As a young boy growing up in a very difficult environment, I often wondered, "Who am I?" I had a stepfather who was ill equipped to fulfill the responsibilities as the head of the house and serve as male role model to those in his care. Alcoholism and other demons controlled his life, leaving little time to cultivate a relationship and invest in others, though I desperately longed for a dad to be my hero.
It's hard to believe that the first quarter of 2021 is already in the books, and it has been as unpredictable as last year. The stock market is acting like a child's yo-yo, experiencing all-time highs followed by record one-day lows. In late February, an unprecedented ice storm hit Texas, causing more than 4 million customers to lose electricity and more than 90 people to lose their lives.
Back when my daughter, Faith, was nine years old, she was a strong-willed child, but she was mostly compliant, which sometimes made it hard for me to say "no" to her. For some time, she begged my wife and me for a dog. "If only I had a puppy to love, play with, and care for…" became a common utterance. After much discussion, we surprised Faith with a miniature dachshund, Bella, that Christmas.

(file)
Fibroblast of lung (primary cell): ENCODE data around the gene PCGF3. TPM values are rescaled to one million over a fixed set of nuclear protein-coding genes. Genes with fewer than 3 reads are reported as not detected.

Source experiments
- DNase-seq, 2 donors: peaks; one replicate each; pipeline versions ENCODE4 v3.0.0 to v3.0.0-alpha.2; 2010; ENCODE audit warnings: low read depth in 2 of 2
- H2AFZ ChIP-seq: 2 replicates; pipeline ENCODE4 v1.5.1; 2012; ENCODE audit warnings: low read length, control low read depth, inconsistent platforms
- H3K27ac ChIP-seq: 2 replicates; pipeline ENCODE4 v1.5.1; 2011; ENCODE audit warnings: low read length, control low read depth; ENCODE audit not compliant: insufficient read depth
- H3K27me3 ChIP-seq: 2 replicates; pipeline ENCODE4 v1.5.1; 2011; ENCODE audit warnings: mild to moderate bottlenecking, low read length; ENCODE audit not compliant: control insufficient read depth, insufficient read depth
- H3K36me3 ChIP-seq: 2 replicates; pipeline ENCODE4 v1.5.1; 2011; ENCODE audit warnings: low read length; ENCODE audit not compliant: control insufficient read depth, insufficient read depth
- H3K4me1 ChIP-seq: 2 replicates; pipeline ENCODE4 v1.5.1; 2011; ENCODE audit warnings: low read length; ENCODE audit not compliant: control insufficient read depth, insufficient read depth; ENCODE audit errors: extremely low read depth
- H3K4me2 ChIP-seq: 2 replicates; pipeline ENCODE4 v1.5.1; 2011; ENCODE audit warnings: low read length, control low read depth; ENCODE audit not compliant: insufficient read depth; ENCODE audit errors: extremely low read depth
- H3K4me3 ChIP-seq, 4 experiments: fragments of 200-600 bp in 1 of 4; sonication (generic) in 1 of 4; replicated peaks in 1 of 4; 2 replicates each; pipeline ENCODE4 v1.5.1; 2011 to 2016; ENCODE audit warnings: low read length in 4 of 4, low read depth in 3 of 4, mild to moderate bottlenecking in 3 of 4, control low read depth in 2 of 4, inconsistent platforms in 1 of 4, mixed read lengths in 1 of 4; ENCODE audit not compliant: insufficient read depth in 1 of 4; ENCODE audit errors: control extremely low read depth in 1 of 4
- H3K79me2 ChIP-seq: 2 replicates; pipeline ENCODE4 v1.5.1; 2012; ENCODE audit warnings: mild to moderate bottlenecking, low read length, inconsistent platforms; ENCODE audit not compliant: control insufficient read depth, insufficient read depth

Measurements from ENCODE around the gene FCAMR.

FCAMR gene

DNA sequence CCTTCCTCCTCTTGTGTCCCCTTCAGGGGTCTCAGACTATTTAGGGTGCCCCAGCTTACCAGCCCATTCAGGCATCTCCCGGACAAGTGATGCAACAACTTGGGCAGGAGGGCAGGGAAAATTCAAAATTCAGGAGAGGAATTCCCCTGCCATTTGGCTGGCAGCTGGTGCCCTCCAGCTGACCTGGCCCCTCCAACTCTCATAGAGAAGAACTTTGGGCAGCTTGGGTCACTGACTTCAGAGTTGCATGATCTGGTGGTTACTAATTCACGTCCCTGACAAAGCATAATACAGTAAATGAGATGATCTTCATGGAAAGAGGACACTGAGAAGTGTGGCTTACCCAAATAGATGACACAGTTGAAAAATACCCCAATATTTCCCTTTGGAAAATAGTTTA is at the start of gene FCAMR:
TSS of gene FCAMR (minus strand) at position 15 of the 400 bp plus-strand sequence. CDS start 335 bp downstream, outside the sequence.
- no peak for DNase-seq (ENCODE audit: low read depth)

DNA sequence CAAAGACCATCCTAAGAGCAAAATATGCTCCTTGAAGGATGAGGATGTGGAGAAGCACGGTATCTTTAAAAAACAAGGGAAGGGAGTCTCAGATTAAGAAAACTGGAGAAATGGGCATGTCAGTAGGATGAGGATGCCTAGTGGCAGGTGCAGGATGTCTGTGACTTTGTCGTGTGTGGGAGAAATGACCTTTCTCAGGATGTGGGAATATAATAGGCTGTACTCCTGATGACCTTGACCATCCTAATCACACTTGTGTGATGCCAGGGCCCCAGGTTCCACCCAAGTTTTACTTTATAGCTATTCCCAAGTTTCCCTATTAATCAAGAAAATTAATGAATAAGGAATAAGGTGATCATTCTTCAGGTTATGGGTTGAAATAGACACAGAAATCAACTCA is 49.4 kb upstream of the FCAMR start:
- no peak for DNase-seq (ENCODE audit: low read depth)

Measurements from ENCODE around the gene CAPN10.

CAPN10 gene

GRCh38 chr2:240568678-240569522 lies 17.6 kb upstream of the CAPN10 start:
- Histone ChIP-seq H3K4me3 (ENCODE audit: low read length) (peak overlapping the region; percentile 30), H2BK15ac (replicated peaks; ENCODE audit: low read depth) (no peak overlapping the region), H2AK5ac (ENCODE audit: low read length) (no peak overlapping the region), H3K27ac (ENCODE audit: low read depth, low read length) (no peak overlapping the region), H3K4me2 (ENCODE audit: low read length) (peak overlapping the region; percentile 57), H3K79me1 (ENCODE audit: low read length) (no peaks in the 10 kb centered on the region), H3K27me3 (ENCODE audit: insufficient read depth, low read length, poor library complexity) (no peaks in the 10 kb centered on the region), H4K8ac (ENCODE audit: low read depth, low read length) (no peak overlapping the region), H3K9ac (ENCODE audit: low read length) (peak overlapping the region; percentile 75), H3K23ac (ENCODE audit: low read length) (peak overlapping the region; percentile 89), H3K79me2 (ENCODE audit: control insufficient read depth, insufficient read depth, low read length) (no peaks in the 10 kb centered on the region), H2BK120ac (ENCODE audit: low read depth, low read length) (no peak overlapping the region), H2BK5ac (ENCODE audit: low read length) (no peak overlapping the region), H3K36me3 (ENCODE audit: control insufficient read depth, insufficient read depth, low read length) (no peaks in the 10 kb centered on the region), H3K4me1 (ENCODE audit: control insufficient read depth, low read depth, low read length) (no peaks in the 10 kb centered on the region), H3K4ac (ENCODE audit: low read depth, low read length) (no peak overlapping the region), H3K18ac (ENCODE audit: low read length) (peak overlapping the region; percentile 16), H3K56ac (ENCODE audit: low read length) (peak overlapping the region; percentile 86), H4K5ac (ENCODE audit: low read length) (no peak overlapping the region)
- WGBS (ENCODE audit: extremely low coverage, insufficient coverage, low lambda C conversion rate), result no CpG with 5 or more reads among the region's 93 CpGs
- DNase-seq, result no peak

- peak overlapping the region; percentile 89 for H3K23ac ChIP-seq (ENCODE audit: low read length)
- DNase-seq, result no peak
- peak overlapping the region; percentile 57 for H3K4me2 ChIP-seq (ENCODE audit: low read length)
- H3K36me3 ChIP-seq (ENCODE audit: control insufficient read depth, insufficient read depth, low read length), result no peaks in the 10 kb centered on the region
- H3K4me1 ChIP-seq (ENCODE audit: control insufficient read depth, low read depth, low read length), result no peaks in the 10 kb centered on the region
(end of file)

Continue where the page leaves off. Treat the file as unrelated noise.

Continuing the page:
Many years ago, several friends described the beauty of Seattle, Washington, and encouraged me to visit. That February, I was invited to participate in a weeklong conference held in that area. I was excited to see the Space Needle, the incredible architectural buildings, and Mount St. Helens. As a kid, I remember when Mount St. Helens spewed ash all over the Pacific Northwest, clear into my home state of Montana.
My contractor friend and I recently traveled to my beach home in Florida to assess some of the damage from the 2020 storm season, which was brutal. There was a record-breaking 30 named storms and 13 hurricanes, and the state's Forgotten Coast was not immune to the effects. The house had a few leaks, a couple of wall cracks from being shaken, and a deck that required some cosmetic attention, but nothing beyond surface damage occurred.